Date of Award

2016

Degree Type

Dissertation

Degree Name

Doctor of Philosophy (PhD)

Graduate Group

Demography

First Advisor

Michel Guillot

Abstract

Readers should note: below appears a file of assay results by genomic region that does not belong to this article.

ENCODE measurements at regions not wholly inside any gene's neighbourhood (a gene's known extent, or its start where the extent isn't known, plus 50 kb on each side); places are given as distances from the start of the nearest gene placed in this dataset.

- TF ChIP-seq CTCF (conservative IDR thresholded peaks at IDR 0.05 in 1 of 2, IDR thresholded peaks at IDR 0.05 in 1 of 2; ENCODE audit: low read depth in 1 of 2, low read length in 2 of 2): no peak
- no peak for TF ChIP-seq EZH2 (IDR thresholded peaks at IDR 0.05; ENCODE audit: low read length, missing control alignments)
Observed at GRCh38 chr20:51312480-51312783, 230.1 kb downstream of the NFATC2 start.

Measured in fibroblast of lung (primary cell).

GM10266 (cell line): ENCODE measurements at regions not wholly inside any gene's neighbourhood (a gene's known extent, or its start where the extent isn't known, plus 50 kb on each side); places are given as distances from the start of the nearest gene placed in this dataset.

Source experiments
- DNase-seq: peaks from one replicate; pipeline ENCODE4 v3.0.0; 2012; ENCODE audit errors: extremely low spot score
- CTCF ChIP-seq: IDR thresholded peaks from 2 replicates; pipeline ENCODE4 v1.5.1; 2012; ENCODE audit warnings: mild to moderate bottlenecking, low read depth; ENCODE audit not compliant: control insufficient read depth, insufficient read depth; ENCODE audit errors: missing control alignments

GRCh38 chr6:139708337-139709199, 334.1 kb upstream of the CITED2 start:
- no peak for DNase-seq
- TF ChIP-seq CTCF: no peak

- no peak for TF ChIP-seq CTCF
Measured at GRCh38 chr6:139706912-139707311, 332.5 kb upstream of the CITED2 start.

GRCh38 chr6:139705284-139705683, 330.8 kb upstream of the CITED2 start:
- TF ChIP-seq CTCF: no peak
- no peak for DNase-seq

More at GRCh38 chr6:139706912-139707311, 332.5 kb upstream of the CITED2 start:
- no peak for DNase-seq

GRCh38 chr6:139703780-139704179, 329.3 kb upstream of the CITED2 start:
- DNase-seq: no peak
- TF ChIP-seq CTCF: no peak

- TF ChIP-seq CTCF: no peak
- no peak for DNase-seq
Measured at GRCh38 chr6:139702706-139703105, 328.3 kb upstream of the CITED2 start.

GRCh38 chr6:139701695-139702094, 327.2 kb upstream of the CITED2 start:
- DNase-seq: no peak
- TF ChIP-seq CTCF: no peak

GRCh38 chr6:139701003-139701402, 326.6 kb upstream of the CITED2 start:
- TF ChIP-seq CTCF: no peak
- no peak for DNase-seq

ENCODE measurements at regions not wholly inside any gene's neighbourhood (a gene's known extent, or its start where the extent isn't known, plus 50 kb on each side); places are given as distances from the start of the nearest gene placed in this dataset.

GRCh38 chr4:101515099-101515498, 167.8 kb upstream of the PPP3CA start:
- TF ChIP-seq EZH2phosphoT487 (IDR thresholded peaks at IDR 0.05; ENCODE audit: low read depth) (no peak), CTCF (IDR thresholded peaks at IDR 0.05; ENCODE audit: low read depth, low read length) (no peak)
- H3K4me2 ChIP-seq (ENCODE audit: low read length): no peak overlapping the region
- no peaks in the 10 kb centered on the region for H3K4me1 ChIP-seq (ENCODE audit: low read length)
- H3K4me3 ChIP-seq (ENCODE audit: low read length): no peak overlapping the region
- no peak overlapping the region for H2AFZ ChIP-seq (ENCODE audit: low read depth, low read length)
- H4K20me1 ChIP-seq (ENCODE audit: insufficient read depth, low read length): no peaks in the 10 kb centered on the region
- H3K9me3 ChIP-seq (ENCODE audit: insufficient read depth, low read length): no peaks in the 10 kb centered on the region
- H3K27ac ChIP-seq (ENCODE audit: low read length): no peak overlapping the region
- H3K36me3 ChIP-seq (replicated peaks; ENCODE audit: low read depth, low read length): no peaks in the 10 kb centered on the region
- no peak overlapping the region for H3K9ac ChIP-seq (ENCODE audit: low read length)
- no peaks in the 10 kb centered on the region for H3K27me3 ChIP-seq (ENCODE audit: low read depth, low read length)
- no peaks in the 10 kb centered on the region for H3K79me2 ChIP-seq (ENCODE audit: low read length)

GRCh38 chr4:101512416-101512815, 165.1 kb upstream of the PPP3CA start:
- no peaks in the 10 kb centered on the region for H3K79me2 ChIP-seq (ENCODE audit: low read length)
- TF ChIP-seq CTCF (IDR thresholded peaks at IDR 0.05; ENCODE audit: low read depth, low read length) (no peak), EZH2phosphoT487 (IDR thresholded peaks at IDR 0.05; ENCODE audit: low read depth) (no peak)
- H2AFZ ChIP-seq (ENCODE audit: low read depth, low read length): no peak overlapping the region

This dissertation contains three chapters covering relationships between mortality, health, migration. Using a discrete time failure model via pooled logistic regression, chapter one shows that self-rated health is a significant predictor of mortality in rural Malawi, a context that differs greatly from those in most previous studies. This indicates that the well-established relationship between self-rated health and mortality extends to even the most resource poor settings. In chapter two, life tables are created for each state in the United States that allow for the measurement of migration over the full life course. The results show that migrants are generally positively selected on their health, and more importantly that migration reduces inequality in mortality between states. This is a contrast to other research on geographical inequality in mortality, which typically does not point to migration as a driver of other observed mortality trends. Finally, using a marginal model through generalized estimating equations, analysis in chapter three shows the varying degree to which internal migrants in the United States are selected on their health. Individuals were selected most significantly on measures of disability, and analyzing only married couples gave the strongest results by showing how individuals can be selected on a spouse’s health. Since couples often move together, marriage is an important dimension of health selective migration on the individual level in the United States.

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